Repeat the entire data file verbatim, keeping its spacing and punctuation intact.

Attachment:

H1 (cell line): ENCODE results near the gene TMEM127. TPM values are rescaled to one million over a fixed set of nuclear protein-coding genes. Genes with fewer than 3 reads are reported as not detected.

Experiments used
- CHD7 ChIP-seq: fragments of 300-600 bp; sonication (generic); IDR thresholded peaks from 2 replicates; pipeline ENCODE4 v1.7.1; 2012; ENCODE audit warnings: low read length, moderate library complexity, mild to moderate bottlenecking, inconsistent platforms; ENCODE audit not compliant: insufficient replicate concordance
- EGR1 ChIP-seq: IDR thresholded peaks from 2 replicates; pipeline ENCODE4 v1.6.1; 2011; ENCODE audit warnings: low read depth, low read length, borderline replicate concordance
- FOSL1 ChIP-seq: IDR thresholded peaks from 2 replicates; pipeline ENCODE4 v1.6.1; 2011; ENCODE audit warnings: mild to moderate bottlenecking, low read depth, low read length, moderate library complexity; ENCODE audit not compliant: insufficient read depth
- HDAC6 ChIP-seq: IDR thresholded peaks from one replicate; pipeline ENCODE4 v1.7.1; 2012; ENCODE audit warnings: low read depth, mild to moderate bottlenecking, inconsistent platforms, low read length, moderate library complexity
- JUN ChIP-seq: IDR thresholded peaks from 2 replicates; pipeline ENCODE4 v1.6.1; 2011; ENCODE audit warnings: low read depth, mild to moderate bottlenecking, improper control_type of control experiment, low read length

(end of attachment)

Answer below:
H1 (cell line): ENCODE results near the gene TMEM127. TPM values are rescaled to one million over a fixed set of nuclear protein-coding genes. Genes with fewer than 3 reads are reported as not detected.

Experiments used
- CHD7 ChIP-seq: fragments of 300-600 bp; sonication (generic); IDR thresholded peaks from 2 replicates; pipeline ENCODE4 v1.7.1; 2012; ENCODE audit warnings: low read length, moderate library complexity, mild to moderate bottlenecking, inconsistent platforms; ENCODE audit not compliant: insufficient replicate concordance
- EGR1 ChIP-seq: IDR thresholded peaks from 2 replicates; pipeline ENCODE4 v1.6.1; 2011; ENCODE audit warnings: low read depth, low read length, borderline replicate concordance
- FOSL1 ChIP-seq: IDR thresholded peaks from 2 replicates; pipeline ENCODE4 v1.6.1; 2011; ENCODE audit warnings: mild to moderate bottlenecking, low read depth, low read length, moderate library complexity; ENCODE audit not compliant: insufficient read depth
- HDAC6 ChIP-seq: IDR thresholded peaks from one replicate; pipeline ENCODE4 v1.7.1; 2012; ENCODE audit warnings: low read depth, mild to moderate bottlenecking, inconsistent platforms, low read length, moderate library complexity
- JUN ChIP-seq: IDR thresholded peaks from 2 replicates; pipeline ENCODE4 v1.6.1; 2011; ENCODE audit warnings: low read depth, mild to moderate bottlenecking, improper control_type of control experiment, low read length